Opinion: It is time for Canada to move beyond hate

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A racist individual filled with hate toward Muslims drove his truck into a family out for a walk, murdering them simply because of their faith and how they dressed. He orphaned an innocent nine-year-old boy. I may not know the victims personally, but they could have been my family – or any of the Muslim families that I know. This should be incomprehensible in Canada.

Sadly, this has become part of the new normal. Over the past year, as we have been dealing with COVID-19, we’ve also seen the rising tide of racist, xenophobic attacks across Canada, and like many, this has me worried for the country I love.

No Canadian minority group across the country has been left untouched by this insidious and growing trend of violence and hate toward those who look differently, worship differently, or love differently. Since 2017, we’ve seen a sharp increase in the number of hate crimes motivated by race or faith, and there has been no signal of this trend slowing down. 

And so, yet again, we grieve. We grieve because this happened to our community, in our backyard, in Canada – to Canadians – and by a fellow citizen.

Sunday night’s attack struck me to my very core. I cannot help but recall the Islamophobia I’ve experienced personally. Whether it be a passing motorist yelling “Jihad” at me as I go for a walk, having to prove that I can be a Muslim AND be a loyal Canadian, being told that my Muslim name makes someone uncomfortable, or other more subtle manifestations of anti-Muslim sentiment.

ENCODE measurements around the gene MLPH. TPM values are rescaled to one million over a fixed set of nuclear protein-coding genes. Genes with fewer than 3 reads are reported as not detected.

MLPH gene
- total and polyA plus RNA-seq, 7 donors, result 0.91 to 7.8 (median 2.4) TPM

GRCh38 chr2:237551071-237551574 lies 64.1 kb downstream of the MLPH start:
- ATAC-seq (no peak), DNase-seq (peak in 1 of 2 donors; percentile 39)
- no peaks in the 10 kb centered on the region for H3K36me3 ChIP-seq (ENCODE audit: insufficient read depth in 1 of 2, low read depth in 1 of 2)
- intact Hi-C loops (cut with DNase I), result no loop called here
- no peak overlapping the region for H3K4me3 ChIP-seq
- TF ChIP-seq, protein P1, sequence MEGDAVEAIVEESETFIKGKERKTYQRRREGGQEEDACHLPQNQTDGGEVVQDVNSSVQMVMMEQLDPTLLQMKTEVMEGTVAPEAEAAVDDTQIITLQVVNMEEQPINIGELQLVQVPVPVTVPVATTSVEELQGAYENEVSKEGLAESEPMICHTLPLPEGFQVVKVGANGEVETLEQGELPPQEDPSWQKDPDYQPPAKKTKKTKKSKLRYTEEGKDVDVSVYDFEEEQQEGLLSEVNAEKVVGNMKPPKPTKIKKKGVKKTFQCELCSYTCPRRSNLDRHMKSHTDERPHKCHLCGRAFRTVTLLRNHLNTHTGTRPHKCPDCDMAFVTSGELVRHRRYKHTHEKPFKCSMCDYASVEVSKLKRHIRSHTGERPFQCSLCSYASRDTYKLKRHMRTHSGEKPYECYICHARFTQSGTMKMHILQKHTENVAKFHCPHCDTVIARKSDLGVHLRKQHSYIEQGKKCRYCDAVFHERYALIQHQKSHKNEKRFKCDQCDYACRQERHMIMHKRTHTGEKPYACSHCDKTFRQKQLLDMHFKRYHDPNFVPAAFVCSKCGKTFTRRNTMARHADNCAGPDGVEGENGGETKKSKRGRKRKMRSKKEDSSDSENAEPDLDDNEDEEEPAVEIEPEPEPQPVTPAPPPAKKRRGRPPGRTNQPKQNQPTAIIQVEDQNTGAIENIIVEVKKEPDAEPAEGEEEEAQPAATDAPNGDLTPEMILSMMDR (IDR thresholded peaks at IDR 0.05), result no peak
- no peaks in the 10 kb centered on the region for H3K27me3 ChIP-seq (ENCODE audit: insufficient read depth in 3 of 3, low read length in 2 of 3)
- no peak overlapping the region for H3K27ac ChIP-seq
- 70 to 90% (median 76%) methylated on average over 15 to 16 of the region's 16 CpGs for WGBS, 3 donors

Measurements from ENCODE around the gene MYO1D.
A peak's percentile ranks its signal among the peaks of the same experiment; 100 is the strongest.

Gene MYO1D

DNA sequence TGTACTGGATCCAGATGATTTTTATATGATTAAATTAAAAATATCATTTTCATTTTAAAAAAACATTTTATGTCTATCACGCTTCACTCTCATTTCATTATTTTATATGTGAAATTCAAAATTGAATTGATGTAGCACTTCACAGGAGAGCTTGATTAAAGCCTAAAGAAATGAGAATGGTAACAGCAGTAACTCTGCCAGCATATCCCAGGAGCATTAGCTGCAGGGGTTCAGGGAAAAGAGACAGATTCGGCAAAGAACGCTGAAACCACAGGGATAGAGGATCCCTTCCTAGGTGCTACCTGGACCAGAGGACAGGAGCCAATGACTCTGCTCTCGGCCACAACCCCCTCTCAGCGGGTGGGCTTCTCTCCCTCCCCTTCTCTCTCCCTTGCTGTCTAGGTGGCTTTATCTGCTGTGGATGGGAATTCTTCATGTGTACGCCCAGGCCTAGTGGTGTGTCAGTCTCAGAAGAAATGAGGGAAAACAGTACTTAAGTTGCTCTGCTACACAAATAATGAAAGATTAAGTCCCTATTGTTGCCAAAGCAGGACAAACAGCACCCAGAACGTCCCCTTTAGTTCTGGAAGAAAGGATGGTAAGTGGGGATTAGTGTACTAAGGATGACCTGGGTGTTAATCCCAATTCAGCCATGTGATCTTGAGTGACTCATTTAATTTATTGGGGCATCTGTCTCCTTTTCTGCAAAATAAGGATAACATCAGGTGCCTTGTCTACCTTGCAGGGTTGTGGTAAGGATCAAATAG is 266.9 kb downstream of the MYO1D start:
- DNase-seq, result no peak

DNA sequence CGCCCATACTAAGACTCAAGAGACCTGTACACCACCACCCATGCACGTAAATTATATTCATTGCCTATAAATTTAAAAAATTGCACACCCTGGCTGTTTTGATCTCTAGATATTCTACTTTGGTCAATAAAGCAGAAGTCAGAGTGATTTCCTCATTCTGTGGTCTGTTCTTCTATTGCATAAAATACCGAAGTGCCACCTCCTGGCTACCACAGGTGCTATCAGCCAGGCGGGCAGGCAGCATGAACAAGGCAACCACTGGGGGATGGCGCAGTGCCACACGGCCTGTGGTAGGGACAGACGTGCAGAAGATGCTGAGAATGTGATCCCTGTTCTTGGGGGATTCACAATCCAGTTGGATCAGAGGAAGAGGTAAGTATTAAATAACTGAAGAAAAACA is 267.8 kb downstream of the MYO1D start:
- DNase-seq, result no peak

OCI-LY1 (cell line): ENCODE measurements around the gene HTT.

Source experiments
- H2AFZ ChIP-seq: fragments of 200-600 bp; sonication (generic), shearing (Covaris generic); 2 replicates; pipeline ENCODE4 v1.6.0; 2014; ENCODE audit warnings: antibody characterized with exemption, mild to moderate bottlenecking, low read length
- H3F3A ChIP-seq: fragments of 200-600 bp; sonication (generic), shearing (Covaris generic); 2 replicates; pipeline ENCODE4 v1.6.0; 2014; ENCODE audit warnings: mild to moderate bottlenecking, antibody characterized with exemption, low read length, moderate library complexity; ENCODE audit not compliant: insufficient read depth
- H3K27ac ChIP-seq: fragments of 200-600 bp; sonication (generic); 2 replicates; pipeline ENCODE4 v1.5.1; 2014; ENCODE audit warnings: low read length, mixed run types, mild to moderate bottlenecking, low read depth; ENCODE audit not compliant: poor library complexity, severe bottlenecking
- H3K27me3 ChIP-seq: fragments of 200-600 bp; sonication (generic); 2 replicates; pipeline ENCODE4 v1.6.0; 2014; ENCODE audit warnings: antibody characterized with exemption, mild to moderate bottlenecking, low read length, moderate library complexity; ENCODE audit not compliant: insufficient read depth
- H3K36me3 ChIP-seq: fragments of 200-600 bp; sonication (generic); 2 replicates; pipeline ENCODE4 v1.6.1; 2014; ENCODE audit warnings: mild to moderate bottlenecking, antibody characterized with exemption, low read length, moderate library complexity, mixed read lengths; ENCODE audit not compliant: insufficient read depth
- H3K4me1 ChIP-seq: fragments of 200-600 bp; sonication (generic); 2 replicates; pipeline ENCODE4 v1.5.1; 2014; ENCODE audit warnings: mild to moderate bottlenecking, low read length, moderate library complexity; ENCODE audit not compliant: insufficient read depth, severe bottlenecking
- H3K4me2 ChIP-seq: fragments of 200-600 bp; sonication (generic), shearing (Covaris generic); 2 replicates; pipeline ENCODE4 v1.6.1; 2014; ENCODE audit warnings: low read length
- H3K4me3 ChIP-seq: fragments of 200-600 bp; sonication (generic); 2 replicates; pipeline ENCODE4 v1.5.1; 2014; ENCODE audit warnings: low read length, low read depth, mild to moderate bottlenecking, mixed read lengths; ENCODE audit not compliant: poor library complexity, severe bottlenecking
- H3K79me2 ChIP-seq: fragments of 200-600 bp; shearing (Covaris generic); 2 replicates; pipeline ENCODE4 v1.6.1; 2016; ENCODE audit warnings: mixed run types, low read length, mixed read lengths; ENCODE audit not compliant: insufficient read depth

But nothing I have experienced comes close to the violence that others have experienced. And so, I count myself lucky. Lucky because just like most other Canadians, I can’t fathom having so much hate in me that I would want to harm someone else.

We all find ourselves trying to make sense of this tragedy, and to find a way to emerge out of this horror that honours those who have been taken. We know we need to combat and defeat racism, and governments at all levels must do their part. It’s up to all of us.

For me – the answer lies in never forgetting that, as Canadians, we all have so much more in common than that which divides us, and we must seek to find strength in that diversity and in those differences. 

Like so many Canadians who came here from somewhere else, my parents fled persecution and arrived in Canada to build a life filled with opportunity, prosperity and hope. They came here knowing that it was their responsibility to build strong friendships, trust, and goodwill – and to contribute to Canada.